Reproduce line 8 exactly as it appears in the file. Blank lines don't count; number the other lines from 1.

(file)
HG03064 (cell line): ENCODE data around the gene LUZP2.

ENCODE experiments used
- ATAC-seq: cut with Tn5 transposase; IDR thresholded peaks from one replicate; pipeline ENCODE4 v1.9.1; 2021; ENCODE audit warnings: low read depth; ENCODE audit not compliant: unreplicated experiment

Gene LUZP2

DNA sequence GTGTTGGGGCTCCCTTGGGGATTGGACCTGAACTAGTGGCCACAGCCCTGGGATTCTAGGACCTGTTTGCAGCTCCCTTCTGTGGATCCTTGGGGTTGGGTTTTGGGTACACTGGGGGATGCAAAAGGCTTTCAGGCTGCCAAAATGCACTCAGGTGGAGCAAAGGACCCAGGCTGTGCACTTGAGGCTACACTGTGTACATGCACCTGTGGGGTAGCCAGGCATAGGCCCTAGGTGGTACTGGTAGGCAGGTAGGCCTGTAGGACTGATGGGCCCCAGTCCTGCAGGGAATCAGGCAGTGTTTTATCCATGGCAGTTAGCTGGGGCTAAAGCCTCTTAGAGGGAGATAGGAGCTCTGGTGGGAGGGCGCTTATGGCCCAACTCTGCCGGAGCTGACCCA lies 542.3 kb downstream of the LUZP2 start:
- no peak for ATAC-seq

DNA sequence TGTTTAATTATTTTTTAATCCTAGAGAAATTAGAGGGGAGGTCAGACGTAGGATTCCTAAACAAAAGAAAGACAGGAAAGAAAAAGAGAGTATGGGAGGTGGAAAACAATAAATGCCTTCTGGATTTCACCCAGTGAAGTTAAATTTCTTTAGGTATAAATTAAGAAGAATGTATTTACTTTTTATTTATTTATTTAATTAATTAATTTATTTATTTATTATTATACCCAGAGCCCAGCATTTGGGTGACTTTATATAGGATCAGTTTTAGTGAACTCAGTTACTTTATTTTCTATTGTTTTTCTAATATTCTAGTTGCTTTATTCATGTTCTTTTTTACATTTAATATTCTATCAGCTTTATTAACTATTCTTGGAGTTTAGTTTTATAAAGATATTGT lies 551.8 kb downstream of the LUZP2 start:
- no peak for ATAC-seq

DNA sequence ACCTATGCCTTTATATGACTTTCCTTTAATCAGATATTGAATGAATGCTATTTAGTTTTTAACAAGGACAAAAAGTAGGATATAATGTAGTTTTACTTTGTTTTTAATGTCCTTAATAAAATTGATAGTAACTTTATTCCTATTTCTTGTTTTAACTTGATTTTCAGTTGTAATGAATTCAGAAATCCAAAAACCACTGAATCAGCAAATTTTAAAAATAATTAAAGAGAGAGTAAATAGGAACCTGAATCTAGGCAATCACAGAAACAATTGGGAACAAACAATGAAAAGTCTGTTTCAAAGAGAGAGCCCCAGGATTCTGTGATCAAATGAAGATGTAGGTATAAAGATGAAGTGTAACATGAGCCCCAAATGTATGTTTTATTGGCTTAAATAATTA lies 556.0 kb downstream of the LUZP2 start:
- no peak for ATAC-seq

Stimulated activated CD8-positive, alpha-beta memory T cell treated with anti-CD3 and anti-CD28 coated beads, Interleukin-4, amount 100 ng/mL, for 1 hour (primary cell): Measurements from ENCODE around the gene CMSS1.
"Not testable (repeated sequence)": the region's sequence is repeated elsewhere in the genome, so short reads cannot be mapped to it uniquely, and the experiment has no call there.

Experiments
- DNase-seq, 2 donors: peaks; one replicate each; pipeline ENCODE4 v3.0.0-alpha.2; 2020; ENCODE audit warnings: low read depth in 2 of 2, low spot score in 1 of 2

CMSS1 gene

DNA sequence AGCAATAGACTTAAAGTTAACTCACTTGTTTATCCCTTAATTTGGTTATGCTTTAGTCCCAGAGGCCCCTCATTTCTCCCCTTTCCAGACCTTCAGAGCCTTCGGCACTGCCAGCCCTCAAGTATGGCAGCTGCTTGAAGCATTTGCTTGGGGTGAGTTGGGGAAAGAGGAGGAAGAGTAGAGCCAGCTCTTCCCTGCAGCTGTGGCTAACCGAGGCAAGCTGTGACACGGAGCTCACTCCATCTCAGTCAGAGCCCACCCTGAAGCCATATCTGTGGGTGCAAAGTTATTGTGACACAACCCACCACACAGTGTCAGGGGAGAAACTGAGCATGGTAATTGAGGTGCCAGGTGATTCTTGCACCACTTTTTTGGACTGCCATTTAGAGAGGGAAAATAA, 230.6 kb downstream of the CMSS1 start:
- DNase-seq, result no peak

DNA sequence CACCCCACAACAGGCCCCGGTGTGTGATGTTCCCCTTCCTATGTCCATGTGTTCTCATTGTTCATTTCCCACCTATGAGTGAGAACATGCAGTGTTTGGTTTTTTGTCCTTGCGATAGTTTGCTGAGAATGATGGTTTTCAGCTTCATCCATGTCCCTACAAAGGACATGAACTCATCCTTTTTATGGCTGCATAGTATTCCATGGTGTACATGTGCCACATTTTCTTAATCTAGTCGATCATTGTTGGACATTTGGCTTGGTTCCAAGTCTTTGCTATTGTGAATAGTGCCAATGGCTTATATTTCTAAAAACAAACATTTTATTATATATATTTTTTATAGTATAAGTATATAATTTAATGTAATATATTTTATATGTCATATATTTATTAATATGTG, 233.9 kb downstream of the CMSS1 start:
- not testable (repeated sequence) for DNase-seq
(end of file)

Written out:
- no peak for ATAC-seq